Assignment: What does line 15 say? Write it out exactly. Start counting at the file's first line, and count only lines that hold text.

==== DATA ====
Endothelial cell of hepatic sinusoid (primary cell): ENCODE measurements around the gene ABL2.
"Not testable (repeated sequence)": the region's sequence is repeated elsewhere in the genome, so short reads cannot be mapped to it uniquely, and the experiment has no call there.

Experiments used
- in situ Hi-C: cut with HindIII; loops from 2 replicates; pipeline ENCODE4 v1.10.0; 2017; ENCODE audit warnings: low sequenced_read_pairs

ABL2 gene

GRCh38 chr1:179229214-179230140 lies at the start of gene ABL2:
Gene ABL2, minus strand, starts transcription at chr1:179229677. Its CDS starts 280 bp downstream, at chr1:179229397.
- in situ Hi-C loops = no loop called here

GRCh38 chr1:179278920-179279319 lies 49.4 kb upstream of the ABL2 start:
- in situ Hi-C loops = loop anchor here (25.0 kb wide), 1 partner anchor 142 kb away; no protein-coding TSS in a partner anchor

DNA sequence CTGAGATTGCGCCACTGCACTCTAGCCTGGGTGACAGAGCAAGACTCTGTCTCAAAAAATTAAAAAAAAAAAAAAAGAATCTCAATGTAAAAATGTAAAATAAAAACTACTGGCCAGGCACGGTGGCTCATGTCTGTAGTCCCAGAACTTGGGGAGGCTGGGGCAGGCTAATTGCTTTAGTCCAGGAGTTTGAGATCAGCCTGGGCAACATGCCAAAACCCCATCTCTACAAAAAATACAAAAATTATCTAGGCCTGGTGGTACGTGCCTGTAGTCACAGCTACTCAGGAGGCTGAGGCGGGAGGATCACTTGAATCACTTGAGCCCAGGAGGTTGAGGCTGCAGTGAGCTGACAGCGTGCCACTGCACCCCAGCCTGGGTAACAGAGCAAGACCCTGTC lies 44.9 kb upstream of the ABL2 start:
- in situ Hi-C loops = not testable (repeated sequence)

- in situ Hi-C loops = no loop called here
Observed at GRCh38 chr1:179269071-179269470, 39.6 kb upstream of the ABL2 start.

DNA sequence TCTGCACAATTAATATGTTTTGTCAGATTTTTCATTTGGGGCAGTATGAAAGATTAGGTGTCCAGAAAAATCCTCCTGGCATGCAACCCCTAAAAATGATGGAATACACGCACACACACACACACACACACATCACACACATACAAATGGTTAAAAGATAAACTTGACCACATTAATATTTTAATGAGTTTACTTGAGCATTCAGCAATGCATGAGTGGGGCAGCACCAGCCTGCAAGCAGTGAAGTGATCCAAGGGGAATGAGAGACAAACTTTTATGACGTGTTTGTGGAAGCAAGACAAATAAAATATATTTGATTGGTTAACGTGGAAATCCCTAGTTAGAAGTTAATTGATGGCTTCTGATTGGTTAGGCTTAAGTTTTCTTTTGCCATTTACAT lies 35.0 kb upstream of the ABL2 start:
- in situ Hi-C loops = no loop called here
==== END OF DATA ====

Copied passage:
DNA sequence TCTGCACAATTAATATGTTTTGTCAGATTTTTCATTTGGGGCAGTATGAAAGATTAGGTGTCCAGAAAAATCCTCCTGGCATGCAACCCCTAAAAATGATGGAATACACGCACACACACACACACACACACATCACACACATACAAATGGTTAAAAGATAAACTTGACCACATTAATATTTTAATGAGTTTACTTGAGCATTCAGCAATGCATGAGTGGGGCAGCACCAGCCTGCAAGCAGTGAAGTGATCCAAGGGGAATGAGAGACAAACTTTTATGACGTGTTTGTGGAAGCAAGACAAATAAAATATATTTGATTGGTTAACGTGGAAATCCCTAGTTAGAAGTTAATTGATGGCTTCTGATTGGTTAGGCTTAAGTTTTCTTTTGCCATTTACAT lies 35.0 kb upstream of the ABL2 start: